The omission does not mean that these credits will not be extended — they surely will be — or that the Administration does not support their expansion. The Mid-Session Review states: "The Administration supports the extension of these provisions in a fiscally responsible manner and looks forward to working with Congress to achieve that goal."

The reason for their omission from the mid-session budget numbers may be that extension of these provisions would cost $1.4 billion in fiscal year 2002. The Mid-Session Review shows a surplus of only $1 billion in 2002 outside the Social Security trust fund. Inclusion of this cost apparently would cross the line and require use of a small amount of Social Security trust fund revenue.

Defense — The Mid-Session Review estimates for defense spending include the additional $18 billion in 2002 that the Administration requested beyond the levels in its initial budget and an equivalent amount each year, adjusted for inflation, throughout the rest of the decade, for a total of $209 billion over ten years. But the budget acknowledges that this is only a portion of the defense spending increases the Administration will seek. The Mid-Session Review states: "This is the first installment, totaling $209 billion, of investment in restoring our national defense capabilities..." The Administration plans to request additional amounts for its defense program, including the funds for an accelerated missile-defense system and its force modernization program. While we do not know the ultimate size of the additional defense increases the Administration will advocate, it could reach $100 billion to $200 billion over ten years beyond the figures in the Mid-Session Review.

Non-defense AppropriationsThe Mid-Session Review mirrors the Administration's original budget request for non-defense programs funded through the appropriations process (i.e., for "non-defense discretionary" programs). Expenditures for these non-defense programs would be cut below the levels necessary to keep pace with inflation by about $70 billion over ten years.(3) History suggests such cuts are not likely to occur, especially if both education and health research are increased, as the President and a solid, bipartisan majority of Congress wish. A more prudent and realistic assumption is that non-defense appropriations will grow at least with inflation and more likely with inflation and the increase in the size of the U.S. population — that is, that the real, per-capita level of funding will remain constant. Holding the real per-capita level of funding constant for non-defense appropriations would add about $250 billion to the ten-year costs reflected in the Mid-Session Review and could itself prove to be a conservative assumption, as it would result in spending on these programs that, as a share of GDP, would fall to 3.0 percent by 2011, the lowest level on record. It also is worth noting that for 12 of the last 14 years, the real, per-capita funding for these programs has increased, even though most of that period was one of substantial deficits.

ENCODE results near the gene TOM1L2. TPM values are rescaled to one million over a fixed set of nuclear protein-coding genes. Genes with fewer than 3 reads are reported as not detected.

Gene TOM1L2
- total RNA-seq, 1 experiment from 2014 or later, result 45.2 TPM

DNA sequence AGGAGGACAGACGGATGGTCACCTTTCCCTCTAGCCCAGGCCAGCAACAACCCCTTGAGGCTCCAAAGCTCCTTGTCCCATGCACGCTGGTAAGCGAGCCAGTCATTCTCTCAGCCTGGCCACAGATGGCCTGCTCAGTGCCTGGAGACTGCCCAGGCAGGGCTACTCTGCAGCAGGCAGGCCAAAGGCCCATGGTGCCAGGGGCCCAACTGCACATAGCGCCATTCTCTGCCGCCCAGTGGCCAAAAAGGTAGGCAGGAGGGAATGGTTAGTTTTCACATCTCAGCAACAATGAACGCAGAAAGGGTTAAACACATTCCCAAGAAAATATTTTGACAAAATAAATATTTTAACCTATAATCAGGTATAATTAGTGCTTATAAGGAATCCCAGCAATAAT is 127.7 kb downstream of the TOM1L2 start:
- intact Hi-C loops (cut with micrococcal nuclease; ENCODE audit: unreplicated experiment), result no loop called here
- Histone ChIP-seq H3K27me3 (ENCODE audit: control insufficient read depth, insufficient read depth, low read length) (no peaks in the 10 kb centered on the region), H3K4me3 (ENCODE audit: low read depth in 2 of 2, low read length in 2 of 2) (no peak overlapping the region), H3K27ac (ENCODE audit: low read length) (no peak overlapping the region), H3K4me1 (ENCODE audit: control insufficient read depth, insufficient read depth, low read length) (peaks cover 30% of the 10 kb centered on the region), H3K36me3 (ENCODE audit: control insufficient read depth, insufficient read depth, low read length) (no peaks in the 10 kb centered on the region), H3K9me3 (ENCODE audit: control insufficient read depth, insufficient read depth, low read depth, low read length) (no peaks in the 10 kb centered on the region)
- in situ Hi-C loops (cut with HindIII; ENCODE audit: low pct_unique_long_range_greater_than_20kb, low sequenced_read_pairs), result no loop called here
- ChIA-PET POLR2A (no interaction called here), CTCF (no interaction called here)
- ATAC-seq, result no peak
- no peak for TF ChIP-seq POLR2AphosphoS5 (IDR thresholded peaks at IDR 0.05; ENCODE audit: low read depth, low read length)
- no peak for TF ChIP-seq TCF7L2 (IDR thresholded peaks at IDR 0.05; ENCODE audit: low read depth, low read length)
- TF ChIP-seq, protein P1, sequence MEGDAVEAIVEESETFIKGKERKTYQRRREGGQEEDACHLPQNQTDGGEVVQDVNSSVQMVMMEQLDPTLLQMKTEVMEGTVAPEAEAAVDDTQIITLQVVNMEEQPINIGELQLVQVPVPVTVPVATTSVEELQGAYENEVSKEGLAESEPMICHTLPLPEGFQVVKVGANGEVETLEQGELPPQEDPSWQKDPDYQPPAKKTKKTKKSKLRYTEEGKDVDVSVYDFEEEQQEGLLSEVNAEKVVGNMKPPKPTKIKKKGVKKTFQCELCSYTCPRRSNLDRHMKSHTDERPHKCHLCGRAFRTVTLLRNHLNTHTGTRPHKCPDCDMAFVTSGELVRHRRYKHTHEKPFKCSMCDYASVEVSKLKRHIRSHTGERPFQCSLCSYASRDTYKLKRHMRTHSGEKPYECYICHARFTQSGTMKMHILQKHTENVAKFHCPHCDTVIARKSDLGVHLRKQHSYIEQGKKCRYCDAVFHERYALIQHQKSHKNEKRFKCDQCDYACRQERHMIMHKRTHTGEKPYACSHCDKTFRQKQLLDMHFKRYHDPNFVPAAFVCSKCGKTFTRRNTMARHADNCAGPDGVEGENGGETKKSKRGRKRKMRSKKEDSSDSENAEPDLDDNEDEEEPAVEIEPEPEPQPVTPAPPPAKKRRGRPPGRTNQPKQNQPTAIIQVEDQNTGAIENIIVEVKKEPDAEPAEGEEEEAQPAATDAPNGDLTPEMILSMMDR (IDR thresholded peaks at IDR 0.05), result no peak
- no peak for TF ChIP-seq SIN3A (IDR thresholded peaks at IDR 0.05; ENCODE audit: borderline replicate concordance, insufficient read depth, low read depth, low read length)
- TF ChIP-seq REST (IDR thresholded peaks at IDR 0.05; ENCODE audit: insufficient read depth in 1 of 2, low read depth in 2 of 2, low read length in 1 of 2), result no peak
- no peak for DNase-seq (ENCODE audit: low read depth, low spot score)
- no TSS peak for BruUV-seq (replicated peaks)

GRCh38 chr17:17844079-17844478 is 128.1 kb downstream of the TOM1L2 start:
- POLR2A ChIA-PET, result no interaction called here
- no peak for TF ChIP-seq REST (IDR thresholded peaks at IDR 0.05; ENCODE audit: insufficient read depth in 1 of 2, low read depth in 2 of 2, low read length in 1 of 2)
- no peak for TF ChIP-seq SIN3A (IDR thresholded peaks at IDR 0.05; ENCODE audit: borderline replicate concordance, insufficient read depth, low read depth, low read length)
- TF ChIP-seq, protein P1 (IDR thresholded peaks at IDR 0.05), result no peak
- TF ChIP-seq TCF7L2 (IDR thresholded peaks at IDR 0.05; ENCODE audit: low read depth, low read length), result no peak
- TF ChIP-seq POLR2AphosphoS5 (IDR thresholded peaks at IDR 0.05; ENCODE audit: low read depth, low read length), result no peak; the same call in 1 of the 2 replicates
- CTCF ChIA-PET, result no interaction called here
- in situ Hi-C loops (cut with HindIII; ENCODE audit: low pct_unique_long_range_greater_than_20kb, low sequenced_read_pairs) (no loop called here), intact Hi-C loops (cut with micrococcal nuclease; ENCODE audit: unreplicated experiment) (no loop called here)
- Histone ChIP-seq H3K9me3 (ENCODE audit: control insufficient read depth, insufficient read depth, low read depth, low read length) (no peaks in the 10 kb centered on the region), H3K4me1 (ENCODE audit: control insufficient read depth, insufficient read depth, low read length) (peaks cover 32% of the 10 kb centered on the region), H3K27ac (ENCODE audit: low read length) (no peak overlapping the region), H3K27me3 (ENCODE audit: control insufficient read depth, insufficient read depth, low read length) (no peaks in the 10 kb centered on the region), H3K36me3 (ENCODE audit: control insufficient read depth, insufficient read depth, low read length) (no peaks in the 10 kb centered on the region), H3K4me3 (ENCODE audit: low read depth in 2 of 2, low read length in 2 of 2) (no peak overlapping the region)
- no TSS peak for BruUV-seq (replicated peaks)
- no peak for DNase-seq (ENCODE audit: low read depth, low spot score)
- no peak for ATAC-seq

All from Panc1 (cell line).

Entitlement spending — The Mid-Session Review includes $190 billion for a Medicare prescription drug benefit, a modest increase above the Administration's budget proposal. Congress, however, has set aside $300 billion for a Medicare drug benefit in its budget resolution. Some analysts question whether even this higher amount will be sufficient to provide a benefit that seniors would find adequate. By setting its request well below the Congressional level, the Administration understates the eventual costs associated with providing a prescription drug benefit.